-I can think of at least 4 defensive mistakes that resulted in a run scoring, when you are facing the type of pitchers Houston has, knowing you might not score alot of runs, your defense has to be squeeky clean.

                    To me, its simple. They lost. There is no particular explanation to it other than that they didn't play good enough. So with that said, my opinion is...no they didn't choke, this team just didn't have what it took to win.
                    [/b][/quote]


                    Our BA w/ RISP was abismal for the LDS and NLCS.

                    And "Most of Albert Pujols ABs came with no one on base" isn't true, at least for the NLCS. Even the great Albert muffed his fare share of shots with RISP.

                    Comment


                    • #11
                      People seem to get hung up on the terminology -- "fraud," "choke," whatever.

                      I believe the Cardinals were better than the Astros. They didn't win. In the process, they didn't play at the same level of excellence we had seen during the season.


                      Call it whatever you want.
                      "There are only two ways to live your life. One is as though nothing is a miracle. The other is as though everything is a miracle."
                      --Albert Einstein

                      Comment


                      • #12
                        Houston just isn't that good. Ran into a hot team as well, and that results in a sweep. They live and die by pitching. Something goes a little wrong there.....they lose. The White Sox weren't as accomodating with gift runs as the Cardinals were.

                        We're disgraced. No way around it.

                        Comment


                        • #13
                          The old, tired excuse of "they were just better" is unacceptable in this instance the same as it was for the Cardinals...we are talking about the World Series, the biggest stage of them all...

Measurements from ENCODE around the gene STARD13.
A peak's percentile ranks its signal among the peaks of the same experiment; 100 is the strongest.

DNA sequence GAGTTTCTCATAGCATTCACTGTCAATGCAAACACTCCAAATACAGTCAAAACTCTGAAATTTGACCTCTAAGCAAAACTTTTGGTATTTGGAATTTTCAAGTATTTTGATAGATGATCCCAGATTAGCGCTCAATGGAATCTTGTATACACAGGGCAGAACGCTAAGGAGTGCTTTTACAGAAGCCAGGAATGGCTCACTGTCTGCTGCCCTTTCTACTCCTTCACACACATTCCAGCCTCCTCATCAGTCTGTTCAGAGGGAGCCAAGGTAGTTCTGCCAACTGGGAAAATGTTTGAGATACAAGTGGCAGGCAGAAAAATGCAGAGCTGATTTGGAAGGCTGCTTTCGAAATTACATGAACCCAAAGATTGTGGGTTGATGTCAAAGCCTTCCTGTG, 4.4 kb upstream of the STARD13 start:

If, all of the sudden you can't even hit your own ass with a boat paddle then you are pissing all over yourself when the game is on the line.

                          Sure, they ran into great pitching...should you expect to see anything else that deep in the playoffs?
                          "Can I borrow your towel? My car just hit a water buffalo."

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                          • #14
                            Houston simply didn't belong there. I personally don't believe in the Wild Card, and think it does nothing more than dilute the game, and put more money into the owners pockets and the networks pockets.

                            For a long time, baseball was a game that rewarded the season long team play with a berth in the post season. This year, like many other recent years, the Wild Card team is nothing more that a team that sucked for most of the season and gets hot late in the year. They slide into a playoff spot and get equal billing to those teams that played consistantly winning ball all year long.

                            In the case of Houston, they had a team built to win a 5-game series and compete very well in a 7-game series. However, thier team was not built to win a season long tournament. They were very strong with starting pitching with the big-3, but get to the 4th and 5th starter, they were weaker, as shown by the losses over the long grind of the season. By the time the 3rd round of the playoffs come along, the weaker team's pitching staff gets exposed. This happened to STL last year due to injuries, and happened to HOU this year due to fatigue.

                            In addition, I think its a farce that MLB has let the TV networks dictate when and how games are played. Altering days off does allow a weaker competitor with a dominent pitcher to throw more often.

                            Selig sold out the game for more money, and this era's winners will never be on par with yester-year's winners.

                            And I would say that even if we were talking about a Cardinal WS winner, that got in because of the WC.
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                            • #15
                              I will say this.


                              Garner is not good at producing runs. TLR excels at small ball....or at least he did this year. But, he had a man on 2nd with no outs several times and failed to get the runner over. Instead, he let his guys swing away.


                              In the WS, you gotta put runs up.
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                              "When you say 'radical right' today, I think of these moneymaking ventures by fellows like Pat Robertson and others who are trying to take the Republican Party and make a religious organization out of it. If that ever happens, kiss politics goodbye."